A new variant of Kraken (v317) demonstrates extremely stealthy memory techniques.
This time, it dynamically decodes the chunks of code and data only when it needs them, leaving no traces behind that could be suitable for generic memory signatures.
The total amount of memory that Kraken consumes was measured with a tool specially built for this purpose. The tool simply checked its total memory consumption every 100ms, from starting the executable untill it reached its active phase. With every check, the tool also scanned the entire scope of its address space (including all modules and heap) by looking for a string “yi.org” which is known from a dynamic analysis of this bot.
The tool produced an interesting result that is shown below:
As the graph suggests, the Kraken executable spends considerable amount of time to “shake off” emulators from its tail. But even when it achieves its active payload phase, it still does not expose its original strings.
The vertical red lines on the chart represent the occurrence of the string “yi.org”, which is a part of a dynamic DNS name that it generates. Thus, it pulls the name, works with it, then destroys it, keeping the amount of data suitable for a generic detection as low as possible. Well, if APIs could accept encrypted parameters, it would surely feed them encrypted, but they don’t, thus, Kraken has no choice left as to decrypt them only when it calls APIs, and only after it reaches its active payload phase. Pretty impressive stealthiness for memory.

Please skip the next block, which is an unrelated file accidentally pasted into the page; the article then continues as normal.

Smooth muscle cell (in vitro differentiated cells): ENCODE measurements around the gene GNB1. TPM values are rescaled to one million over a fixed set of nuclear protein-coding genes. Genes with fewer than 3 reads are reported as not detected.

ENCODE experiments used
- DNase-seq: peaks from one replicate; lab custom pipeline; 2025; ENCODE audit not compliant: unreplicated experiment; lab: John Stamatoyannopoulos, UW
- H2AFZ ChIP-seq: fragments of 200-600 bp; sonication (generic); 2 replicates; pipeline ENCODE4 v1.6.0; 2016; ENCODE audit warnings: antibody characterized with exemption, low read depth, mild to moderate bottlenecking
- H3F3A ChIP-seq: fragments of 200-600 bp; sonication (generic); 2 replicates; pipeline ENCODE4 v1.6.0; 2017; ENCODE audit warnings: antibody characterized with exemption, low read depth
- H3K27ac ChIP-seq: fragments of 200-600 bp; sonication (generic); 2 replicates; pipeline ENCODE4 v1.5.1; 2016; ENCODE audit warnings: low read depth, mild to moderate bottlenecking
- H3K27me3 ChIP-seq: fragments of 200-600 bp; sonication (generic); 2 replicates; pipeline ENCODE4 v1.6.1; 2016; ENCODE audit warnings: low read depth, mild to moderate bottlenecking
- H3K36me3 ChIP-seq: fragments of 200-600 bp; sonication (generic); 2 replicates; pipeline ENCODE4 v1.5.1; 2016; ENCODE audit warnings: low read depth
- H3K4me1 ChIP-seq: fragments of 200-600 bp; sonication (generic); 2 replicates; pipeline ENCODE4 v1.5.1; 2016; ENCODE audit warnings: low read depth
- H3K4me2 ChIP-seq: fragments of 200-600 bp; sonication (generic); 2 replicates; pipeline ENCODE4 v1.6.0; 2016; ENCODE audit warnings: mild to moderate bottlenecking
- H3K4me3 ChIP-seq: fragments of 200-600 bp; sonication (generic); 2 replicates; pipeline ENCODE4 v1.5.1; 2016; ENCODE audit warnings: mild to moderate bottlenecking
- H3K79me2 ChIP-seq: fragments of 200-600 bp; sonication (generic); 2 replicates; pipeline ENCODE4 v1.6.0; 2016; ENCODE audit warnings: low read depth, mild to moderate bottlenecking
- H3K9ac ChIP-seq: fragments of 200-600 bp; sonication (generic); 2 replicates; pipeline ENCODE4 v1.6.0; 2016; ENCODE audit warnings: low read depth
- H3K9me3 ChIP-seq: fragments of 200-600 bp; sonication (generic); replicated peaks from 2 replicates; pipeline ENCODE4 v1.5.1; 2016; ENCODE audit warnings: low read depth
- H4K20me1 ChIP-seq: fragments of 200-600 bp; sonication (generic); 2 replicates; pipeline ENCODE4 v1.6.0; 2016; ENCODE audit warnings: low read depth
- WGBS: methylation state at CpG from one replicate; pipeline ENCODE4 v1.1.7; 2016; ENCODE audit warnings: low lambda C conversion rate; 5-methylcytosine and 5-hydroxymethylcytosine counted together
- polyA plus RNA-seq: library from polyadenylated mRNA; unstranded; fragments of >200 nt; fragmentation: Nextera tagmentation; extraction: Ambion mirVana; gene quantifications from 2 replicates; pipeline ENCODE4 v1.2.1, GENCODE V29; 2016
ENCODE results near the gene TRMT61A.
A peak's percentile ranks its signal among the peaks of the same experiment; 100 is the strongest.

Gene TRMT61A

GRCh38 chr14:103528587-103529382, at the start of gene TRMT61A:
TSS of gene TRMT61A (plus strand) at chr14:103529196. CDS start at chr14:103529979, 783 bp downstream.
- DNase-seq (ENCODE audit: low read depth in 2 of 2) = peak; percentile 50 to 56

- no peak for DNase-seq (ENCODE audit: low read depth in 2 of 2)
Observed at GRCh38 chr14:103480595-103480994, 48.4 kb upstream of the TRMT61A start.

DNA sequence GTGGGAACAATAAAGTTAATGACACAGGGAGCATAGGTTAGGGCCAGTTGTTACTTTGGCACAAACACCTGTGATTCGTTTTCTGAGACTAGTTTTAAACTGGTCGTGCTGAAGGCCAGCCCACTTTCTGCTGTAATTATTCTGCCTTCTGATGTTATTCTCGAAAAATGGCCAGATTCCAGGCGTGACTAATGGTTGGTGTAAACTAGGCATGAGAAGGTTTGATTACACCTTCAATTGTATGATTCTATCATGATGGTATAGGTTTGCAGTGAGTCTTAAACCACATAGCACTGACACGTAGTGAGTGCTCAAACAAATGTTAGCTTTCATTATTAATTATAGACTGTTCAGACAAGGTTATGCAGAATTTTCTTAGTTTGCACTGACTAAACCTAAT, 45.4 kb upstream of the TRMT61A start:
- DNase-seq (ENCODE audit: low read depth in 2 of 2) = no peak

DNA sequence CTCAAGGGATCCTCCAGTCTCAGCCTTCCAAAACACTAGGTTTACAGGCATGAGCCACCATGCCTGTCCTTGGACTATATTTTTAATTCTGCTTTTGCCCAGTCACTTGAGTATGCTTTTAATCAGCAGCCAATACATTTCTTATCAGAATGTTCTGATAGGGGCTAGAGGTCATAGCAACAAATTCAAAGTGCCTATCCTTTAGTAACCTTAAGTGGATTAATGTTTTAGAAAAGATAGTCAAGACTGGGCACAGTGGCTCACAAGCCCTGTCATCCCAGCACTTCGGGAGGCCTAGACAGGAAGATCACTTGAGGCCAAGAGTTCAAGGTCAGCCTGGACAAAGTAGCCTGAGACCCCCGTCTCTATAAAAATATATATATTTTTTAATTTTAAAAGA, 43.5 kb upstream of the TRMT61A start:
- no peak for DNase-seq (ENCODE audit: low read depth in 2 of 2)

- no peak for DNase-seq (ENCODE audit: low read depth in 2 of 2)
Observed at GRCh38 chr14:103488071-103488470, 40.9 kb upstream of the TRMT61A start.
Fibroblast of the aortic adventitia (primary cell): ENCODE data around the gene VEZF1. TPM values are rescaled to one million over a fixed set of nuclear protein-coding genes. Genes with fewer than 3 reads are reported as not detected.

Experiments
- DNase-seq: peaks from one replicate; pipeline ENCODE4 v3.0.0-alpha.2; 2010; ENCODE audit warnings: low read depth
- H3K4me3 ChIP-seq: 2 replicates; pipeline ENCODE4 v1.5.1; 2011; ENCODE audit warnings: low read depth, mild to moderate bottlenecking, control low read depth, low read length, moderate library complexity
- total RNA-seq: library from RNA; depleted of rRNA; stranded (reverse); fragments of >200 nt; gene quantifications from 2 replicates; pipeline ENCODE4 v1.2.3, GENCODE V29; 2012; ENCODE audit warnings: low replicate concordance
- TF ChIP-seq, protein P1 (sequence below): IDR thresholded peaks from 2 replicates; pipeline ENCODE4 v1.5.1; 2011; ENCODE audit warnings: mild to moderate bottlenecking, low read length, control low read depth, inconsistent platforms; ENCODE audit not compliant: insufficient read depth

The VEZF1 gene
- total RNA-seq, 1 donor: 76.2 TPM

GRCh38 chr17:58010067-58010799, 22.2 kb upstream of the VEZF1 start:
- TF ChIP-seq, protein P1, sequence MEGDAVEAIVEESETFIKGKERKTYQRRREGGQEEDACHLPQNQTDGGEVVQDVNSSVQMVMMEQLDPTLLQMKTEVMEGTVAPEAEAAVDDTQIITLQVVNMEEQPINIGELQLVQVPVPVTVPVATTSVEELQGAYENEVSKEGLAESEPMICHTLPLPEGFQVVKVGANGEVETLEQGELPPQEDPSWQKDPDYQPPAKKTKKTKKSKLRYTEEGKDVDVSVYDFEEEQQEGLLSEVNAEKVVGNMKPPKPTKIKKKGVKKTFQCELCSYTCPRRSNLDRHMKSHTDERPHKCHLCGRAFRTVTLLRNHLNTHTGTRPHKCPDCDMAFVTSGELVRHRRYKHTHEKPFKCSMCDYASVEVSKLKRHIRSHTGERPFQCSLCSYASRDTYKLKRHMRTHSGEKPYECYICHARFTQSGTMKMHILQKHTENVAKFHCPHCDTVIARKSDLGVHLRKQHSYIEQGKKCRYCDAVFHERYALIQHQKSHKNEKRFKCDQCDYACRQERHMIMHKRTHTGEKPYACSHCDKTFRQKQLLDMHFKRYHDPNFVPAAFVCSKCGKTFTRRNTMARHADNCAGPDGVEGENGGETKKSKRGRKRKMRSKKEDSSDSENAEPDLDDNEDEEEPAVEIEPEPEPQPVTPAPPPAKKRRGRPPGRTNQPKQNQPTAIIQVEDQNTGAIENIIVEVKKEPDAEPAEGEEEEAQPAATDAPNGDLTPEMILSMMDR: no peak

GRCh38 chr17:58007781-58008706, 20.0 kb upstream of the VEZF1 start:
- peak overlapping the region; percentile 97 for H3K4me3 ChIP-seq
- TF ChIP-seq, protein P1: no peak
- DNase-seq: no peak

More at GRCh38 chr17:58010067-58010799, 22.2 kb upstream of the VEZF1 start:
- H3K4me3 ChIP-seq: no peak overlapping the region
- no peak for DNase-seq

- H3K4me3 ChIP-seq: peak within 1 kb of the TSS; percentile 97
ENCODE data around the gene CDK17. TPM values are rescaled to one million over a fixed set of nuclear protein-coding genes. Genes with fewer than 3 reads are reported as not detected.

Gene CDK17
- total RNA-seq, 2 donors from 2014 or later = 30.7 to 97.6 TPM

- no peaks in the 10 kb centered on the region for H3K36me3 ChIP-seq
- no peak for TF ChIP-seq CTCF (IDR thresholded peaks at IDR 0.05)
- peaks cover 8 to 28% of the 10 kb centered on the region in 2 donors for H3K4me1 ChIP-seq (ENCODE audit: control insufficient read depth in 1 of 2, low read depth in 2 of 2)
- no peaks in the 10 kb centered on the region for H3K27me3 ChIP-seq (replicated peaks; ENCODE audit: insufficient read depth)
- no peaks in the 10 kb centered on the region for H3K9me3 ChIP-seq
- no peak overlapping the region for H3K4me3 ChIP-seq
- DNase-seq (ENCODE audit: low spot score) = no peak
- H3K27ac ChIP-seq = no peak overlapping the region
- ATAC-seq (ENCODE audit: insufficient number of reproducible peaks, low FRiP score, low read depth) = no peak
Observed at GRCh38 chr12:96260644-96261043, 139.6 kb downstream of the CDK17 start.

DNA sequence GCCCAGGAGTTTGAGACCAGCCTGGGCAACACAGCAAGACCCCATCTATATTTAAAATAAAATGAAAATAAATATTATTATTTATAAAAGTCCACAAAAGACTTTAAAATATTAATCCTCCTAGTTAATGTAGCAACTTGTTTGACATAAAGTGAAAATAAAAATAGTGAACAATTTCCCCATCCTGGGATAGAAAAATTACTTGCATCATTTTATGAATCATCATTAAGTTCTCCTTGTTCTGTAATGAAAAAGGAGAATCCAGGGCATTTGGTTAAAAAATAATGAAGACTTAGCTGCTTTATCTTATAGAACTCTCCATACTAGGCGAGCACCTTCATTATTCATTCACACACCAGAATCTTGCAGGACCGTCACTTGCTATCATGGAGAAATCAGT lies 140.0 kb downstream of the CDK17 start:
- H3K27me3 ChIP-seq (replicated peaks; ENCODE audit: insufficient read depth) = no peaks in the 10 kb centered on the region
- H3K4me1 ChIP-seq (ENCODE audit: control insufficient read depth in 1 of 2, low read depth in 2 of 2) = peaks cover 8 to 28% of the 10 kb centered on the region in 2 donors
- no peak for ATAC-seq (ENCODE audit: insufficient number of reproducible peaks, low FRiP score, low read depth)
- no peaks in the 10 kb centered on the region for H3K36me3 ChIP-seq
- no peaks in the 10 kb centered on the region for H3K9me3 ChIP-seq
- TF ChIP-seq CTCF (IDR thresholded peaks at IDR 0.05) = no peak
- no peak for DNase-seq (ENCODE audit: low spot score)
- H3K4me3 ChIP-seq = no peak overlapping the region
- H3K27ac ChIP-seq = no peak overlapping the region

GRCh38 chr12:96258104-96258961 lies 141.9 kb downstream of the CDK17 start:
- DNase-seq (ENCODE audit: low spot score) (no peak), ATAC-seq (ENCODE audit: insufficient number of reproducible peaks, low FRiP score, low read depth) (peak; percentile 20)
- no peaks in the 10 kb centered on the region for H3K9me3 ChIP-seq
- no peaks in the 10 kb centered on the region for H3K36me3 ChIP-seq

The next image shows the contents of a small heap fragment at the same address, analysed every 100ms:
That narrow “window” is all that Kraken exposes for memory contents analysis, making generic memory signature-based detection unreliable.
Another aspect worth noting is that the new Kraken now has its cryptography based on “LibTomMath”, an open-source library.
As for the system info it collects and reports – here is its format, including the Kraken version number:
<cpu> Intel(R) Pentium(R) 4 CPU 3.20GHz (3193 MHz)</cpu>